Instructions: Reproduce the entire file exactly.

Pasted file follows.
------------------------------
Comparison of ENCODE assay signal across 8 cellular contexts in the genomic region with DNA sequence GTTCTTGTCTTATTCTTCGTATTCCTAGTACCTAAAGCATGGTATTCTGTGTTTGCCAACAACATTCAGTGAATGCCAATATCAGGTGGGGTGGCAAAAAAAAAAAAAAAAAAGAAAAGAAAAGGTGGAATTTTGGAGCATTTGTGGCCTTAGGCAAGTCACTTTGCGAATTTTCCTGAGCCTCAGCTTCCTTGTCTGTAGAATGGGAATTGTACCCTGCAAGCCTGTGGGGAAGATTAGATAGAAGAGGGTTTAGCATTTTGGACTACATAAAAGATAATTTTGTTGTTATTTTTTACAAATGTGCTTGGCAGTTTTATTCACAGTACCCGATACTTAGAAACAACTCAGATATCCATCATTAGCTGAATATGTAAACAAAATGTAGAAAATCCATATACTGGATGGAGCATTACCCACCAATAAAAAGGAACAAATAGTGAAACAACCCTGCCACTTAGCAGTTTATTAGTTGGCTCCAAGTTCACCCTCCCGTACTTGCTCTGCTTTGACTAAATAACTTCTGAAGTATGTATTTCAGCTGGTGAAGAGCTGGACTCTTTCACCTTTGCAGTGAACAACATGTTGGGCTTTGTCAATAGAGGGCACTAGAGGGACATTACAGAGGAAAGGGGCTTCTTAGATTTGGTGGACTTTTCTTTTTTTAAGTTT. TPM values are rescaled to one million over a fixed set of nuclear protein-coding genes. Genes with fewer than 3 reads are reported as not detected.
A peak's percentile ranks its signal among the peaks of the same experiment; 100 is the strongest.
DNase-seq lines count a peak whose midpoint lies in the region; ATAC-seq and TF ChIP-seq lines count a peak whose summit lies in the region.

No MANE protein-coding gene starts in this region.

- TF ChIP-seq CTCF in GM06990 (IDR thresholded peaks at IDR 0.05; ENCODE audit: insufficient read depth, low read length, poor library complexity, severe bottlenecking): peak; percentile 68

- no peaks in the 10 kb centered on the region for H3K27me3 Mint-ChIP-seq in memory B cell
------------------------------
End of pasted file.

Comparison of ENCODE assay signal across 8 cellular contexts in the genomic region with DNA sequence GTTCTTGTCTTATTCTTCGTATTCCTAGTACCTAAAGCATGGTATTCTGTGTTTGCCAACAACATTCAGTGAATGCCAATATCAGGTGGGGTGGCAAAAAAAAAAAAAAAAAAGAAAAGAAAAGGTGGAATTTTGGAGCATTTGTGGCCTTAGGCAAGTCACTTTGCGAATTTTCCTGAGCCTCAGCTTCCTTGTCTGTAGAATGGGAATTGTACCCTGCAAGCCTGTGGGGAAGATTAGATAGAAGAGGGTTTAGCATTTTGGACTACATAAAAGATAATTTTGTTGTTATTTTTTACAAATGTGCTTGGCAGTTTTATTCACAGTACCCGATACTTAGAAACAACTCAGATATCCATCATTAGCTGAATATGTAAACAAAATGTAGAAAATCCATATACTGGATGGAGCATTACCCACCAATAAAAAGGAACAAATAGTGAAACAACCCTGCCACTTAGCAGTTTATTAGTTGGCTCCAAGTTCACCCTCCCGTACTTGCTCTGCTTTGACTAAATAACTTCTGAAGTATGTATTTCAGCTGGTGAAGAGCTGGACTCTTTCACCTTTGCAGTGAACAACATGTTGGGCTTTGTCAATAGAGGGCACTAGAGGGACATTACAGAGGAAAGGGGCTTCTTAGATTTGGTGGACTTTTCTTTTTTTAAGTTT. TPM values are rescaled to one million over a fixed set of nuclear protein-coding genes. Genes with fewer than 3 reads are reported as not detected.
A peak's percentile ranks its signal among the peaks of the same experiment; 100 is the strongest.
DNase-seq lines count a peak whose midpoint lies in the region; ATAC-seq and TF ChIP-seq lines count a peak whose summit lies in the region.

No MANE protein-coding gene starts in this region.

- TF ChIP-seq CTCF in GM06990 (IDR thresholded peaks at IDR 0.05; ENCODE audit: insufficient read depth, low read length, poor library complexity, severe bottlenecking): peak; percentile 68

- no peaks in the 10 kb centered on the region for H3K27me3 Mint-ChIP-seq in memory B cell